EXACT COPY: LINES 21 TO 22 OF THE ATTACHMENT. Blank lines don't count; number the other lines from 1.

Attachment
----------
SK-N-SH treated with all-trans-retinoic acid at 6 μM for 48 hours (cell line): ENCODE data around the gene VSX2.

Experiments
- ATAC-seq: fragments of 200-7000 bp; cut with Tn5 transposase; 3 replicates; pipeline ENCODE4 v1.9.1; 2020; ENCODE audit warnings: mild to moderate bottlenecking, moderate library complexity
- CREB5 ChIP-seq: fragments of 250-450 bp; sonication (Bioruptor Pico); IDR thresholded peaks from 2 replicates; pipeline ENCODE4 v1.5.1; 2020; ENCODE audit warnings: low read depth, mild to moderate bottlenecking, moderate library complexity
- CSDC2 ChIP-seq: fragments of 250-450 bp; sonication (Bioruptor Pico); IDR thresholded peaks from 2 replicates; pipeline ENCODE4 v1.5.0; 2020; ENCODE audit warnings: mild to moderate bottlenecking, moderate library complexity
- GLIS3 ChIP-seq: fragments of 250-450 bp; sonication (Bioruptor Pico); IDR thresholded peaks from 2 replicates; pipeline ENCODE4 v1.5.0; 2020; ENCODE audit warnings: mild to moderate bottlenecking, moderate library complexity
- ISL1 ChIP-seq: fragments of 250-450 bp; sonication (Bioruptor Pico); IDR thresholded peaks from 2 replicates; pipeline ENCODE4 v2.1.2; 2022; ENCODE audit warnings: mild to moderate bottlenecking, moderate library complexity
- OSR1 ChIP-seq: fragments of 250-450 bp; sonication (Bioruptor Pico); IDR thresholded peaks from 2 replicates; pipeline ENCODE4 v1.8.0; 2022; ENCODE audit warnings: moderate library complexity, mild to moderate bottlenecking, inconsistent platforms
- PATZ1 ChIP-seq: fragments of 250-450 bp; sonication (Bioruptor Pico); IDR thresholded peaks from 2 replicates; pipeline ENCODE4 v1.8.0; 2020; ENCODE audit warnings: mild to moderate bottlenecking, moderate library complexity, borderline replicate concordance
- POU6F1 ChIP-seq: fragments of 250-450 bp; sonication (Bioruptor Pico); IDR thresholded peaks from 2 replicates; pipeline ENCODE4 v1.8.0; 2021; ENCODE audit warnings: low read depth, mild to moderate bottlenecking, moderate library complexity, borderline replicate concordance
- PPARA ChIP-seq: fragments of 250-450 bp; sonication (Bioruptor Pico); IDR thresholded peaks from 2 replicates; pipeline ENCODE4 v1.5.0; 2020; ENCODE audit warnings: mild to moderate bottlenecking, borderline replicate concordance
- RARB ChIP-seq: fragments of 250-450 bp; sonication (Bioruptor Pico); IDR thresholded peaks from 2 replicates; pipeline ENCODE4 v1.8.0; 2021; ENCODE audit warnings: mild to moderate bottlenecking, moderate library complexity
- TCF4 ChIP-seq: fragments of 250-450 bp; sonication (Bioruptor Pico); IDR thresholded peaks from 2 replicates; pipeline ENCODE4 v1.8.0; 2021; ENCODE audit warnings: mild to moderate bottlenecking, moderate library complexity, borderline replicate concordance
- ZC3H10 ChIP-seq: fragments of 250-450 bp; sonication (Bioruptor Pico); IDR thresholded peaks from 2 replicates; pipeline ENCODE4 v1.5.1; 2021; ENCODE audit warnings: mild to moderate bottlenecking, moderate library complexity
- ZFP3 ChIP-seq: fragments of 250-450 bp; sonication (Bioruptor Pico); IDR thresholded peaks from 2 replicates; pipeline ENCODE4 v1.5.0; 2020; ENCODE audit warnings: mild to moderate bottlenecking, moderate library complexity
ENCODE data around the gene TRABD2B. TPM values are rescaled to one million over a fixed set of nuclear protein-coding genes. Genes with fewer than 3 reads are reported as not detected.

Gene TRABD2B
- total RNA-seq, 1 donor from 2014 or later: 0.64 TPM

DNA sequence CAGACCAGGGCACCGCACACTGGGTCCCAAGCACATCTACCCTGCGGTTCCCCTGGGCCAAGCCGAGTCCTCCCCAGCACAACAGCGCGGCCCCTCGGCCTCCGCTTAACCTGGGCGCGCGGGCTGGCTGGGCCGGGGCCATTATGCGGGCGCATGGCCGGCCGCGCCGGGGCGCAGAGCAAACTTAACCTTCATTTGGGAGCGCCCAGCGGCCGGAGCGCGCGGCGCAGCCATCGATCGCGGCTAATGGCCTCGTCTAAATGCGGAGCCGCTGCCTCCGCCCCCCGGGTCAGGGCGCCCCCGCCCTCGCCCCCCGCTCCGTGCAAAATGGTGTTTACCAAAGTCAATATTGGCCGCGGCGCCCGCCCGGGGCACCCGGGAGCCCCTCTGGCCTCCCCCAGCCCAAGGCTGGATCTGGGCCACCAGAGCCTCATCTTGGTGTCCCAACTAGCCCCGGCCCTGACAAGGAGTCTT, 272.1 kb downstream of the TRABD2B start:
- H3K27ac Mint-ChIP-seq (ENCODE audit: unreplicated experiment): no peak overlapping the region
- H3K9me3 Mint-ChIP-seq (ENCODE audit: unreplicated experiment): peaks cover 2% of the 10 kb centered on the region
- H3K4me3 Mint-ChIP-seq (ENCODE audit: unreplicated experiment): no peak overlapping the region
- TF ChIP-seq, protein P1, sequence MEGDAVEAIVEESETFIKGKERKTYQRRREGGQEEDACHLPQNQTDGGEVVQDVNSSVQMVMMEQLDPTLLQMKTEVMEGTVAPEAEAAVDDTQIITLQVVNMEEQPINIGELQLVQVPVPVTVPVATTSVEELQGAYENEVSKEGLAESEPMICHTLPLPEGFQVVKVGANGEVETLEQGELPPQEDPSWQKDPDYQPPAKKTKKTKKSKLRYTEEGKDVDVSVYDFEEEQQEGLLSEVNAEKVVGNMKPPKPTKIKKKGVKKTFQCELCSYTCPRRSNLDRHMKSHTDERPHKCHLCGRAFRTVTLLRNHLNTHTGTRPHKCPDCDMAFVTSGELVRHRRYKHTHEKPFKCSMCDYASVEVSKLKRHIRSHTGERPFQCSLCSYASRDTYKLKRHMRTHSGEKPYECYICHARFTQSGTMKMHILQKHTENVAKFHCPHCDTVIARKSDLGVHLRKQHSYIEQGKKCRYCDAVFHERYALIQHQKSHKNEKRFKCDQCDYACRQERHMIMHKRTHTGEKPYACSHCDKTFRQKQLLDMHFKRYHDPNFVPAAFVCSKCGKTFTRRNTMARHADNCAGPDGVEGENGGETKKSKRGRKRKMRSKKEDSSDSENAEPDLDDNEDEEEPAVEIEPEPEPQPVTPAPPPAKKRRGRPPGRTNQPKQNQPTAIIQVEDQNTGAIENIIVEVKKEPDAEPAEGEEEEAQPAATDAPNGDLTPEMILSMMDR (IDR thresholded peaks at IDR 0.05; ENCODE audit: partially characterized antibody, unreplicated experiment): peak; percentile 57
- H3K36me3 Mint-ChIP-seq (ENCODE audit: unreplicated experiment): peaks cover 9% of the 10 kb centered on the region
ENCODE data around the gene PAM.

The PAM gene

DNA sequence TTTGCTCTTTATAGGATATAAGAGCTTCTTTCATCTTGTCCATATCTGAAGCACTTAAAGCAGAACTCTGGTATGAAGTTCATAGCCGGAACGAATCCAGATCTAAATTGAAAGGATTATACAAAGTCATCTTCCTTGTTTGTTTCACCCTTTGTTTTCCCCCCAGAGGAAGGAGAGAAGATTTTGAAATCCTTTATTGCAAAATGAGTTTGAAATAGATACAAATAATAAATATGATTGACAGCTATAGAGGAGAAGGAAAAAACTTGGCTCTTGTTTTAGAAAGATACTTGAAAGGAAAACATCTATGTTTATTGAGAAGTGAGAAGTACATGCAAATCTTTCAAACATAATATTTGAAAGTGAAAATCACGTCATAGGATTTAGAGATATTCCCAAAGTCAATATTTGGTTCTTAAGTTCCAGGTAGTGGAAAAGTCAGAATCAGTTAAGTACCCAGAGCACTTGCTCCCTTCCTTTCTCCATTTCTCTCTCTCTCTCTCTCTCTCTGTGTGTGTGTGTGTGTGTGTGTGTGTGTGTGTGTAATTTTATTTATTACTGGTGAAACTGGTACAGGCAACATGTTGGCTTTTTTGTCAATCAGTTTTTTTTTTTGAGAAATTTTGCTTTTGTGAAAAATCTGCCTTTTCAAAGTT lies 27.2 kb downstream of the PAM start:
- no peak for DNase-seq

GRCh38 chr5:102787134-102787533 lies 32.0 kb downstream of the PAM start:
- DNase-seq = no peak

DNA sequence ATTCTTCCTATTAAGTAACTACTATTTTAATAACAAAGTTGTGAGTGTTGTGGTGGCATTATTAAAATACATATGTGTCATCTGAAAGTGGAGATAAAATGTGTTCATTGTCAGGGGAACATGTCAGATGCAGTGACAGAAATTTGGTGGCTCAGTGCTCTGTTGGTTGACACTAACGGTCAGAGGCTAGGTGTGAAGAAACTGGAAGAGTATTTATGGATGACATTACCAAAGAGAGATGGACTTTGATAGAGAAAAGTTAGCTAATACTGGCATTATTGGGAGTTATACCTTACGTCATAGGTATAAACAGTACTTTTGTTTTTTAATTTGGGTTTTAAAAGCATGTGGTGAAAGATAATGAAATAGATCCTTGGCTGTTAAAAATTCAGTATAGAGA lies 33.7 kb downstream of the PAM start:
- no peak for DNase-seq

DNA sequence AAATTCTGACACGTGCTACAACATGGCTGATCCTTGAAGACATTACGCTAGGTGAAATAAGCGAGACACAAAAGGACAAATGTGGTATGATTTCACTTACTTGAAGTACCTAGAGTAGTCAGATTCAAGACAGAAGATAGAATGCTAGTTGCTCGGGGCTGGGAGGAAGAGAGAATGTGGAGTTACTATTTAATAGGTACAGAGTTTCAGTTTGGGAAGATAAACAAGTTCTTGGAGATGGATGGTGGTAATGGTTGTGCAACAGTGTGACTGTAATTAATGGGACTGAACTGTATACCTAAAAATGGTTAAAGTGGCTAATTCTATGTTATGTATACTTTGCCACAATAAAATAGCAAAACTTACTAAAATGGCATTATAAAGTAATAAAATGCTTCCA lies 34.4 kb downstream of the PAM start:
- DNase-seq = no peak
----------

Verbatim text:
- H3K9me3 Mint-ChIP-seq (ENCODE audit: unreplicated experiment): peaks cover 2% of the 10 kb centered on the region
- H3K4me3 Mint-ChIP-seq (ENCODE audit: unreplicated experiment): no peak overlapping the region